Communities of practice are dynamic social structures that require both initial design and ongoing cultivation so they can emerge and grow.  However, through a series of steps, learning professionals and community members can design a community environment, foster the formalization of the community, and plan activities to help grow and sustain the community. But ultimately, the members of the community will define and sustain it over time.

Here are most of the activities listed from the session.  Some are slightly edited for consistency or to merge with similar items to create a single list.

  • Solve specific problems in an operations environment. Organize, create communities of interest around subjects of common interest such as people management or quality management
  • On-line book/learning resources club, recommended resources
  • Train community leaders in on-line community leadership
  • Create subgroups for community members more literate in web 2.0 technologies
  • Virtual lunch and learns–Identify a topic–Facilitated discussion–follow-up discussion thread
  • Create mentoring communities to share documents and collaborate through social media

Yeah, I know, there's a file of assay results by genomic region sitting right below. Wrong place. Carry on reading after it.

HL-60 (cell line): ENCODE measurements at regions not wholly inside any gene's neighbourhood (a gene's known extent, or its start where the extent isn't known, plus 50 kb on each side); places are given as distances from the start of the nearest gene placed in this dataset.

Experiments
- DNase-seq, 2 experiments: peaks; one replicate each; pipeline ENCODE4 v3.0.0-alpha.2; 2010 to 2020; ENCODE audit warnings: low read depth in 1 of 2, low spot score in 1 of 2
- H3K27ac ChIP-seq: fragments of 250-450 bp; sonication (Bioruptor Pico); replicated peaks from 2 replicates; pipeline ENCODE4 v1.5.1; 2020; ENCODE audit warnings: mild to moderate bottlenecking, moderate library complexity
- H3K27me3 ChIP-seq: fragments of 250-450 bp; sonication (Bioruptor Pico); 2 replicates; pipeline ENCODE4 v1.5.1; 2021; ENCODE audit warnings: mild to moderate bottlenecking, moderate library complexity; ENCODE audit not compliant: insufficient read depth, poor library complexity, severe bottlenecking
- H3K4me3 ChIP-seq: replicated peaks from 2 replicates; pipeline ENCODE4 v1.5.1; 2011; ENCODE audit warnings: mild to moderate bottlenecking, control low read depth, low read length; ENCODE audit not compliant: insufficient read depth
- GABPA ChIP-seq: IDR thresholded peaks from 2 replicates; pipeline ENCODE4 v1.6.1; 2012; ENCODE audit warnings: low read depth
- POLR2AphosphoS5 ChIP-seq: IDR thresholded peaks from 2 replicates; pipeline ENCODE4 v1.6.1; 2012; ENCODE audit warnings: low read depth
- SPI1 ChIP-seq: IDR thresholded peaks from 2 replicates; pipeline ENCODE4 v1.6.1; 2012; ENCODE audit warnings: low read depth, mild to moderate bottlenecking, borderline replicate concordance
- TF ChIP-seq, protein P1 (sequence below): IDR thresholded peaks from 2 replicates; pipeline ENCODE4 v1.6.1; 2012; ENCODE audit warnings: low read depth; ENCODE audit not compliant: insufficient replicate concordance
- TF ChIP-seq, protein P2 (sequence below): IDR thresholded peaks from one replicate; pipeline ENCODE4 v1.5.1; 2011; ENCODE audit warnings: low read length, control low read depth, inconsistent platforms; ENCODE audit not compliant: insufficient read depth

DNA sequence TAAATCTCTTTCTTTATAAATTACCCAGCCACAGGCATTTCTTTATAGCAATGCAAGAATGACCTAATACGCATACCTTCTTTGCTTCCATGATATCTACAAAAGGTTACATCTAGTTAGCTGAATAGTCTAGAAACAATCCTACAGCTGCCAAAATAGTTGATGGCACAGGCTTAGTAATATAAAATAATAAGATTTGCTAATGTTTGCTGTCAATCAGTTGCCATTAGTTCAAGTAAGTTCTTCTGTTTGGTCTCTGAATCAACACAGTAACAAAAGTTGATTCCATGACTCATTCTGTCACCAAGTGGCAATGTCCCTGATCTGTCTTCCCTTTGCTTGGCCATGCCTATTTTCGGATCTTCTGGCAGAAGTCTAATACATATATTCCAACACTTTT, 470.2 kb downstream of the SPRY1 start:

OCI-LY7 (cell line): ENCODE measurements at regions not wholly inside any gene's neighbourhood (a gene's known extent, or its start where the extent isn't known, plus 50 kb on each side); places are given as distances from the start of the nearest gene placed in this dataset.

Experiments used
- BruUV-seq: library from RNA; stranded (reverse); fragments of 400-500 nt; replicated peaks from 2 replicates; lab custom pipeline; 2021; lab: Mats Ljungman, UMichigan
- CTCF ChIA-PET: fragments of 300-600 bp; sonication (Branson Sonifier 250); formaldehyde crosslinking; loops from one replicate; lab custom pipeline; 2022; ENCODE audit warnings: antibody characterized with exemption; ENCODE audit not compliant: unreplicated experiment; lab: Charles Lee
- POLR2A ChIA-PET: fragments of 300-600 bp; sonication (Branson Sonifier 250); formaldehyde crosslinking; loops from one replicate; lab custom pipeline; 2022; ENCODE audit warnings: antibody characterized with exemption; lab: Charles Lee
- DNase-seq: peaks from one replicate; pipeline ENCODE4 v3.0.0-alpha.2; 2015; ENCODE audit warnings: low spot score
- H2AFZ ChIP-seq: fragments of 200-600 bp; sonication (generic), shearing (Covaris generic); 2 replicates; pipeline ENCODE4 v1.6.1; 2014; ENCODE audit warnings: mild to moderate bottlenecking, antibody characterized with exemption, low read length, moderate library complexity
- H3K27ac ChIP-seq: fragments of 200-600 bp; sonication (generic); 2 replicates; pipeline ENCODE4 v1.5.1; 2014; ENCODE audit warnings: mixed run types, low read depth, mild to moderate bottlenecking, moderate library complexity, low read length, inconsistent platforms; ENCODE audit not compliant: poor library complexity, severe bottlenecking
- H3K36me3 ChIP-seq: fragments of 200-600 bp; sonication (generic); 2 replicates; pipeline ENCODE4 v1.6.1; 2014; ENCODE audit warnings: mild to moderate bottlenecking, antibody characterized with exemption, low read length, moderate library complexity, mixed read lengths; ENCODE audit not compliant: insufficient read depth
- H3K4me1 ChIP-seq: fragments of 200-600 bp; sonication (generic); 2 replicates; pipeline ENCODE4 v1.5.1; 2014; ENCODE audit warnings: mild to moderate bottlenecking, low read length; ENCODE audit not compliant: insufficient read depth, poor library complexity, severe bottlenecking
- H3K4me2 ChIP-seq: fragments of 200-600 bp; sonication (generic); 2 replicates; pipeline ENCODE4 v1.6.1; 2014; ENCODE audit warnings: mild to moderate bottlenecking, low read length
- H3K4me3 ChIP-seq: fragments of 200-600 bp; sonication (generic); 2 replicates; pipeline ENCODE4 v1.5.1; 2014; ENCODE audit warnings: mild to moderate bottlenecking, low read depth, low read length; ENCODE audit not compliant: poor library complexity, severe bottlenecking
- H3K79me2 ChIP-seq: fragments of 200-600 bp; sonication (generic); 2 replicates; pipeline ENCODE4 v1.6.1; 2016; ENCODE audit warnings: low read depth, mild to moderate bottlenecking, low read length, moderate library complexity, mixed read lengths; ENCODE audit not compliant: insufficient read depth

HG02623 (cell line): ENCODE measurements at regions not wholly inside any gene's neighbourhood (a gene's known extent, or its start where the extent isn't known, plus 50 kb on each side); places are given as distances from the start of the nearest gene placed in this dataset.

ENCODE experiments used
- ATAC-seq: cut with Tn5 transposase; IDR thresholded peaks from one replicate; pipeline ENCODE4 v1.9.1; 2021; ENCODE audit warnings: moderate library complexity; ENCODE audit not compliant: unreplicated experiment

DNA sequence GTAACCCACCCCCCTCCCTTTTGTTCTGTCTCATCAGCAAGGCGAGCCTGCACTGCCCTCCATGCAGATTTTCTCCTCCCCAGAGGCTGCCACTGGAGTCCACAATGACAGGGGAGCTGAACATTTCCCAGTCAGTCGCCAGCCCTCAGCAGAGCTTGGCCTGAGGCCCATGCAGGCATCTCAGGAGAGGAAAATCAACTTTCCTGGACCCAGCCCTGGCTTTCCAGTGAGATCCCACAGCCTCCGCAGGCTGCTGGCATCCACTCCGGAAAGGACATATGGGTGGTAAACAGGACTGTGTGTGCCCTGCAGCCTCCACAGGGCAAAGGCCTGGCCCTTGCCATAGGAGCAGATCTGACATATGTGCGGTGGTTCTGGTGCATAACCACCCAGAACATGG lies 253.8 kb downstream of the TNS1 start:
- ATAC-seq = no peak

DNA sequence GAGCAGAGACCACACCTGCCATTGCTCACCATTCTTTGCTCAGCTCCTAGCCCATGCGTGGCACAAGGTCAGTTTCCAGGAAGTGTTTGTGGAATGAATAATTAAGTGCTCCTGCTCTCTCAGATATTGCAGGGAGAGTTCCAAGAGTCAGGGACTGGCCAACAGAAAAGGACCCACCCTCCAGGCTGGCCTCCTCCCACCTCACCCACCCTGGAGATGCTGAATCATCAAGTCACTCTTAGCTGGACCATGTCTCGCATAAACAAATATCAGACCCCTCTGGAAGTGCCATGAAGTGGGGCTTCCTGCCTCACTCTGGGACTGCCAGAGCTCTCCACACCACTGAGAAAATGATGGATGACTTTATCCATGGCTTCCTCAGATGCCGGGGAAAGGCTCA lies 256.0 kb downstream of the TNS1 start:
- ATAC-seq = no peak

• Create a group Wiki project to create new knowledge
  • Use Wiki to seed environment with core body of knowledge
  • Share knowledge of plant managers with a balance of structure and free discussion using forums
  • Managers can have scheduled time to answer questions and provided by peers in his or her area of expertise
  • Use discussion thread to solve specific problems
  • Reduce emails by using chat for knowledge sharing and discussion between a few people
  • Owner of a discussion board (some structure) to share experience and develop ability to reflect
  • Balance free form and moderation of activities and discussions
  • Structured review of stored conversations for themes and ideas to formalize as best practices.
  • Scheduled live Webcasts
  • Scheduled Case Study/scenario. Use live chat or discussion features a case study, problem or scenario
  • Question of the week (or month etc). A question or problem is posed. Community members provide guidance and ideas in discussion forum
  • Storyshare– Digital video or text storytelling